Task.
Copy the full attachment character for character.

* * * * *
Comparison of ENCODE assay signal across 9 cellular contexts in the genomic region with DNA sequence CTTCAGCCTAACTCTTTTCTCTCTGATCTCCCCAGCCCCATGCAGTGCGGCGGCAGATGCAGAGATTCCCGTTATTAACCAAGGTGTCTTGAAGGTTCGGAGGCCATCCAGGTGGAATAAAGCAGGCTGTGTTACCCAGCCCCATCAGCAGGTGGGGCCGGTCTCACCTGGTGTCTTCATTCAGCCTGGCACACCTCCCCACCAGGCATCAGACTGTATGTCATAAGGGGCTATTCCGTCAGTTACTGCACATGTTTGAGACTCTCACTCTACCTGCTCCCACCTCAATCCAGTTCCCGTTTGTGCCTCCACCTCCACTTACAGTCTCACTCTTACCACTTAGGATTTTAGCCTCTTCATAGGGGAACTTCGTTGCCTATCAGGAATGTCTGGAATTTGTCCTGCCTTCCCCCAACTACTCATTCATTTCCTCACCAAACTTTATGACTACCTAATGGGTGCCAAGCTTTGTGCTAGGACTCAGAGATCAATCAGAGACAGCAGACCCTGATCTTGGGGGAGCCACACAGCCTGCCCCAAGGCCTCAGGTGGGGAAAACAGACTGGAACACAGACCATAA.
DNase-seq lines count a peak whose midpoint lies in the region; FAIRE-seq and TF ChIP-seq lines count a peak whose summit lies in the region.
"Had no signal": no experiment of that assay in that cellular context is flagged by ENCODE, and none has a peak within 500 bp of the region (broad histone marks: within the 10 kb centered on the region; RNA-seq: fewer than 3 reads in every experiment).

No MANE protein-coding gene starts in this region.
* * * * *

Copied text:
Comparison of ENCODE assay signal across 9 cellular contexts in the genomic region with DNA sequence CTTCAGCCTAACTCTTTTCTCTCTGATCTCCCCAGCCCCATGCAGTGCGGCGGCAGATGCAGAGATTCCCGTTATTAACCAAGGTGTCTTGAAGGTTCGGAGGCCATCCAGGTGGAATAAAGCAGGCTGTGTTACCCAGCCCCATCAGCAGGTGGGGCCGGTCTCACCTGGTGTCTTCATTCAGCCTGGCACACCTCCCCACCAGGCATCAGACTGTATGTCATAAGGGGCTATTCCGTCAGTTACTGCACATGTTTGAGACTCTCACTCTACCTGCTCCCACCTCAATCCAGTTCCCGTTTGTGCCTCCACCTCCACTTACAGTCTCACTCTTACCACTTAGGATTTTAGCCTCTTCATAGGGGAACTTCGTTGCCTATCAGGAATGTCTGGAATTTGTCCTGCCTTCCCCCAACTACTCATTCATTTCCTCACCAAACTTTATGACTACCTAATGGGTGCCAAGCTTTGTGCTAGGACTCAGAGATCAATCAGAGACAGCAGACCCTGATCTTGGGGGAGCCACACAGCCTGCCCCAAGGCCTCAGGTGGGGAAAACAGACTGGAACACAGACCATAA.
DNase-seq lines count a peak whose midpoint lies in the region; FAIRE-seq and TF ChIP-seq lines count a peak whose summit lies in the region.
"Had no signal": no experiment of that assay in that cellular context is flagged by ENCODE, and none has a peak within 500 bp of the region (broad histone marks: within the 10 kb centered on the region; RNA-seq: fewer than 3 reads in every experiment).

No MANE protein-coding gene starts in this region.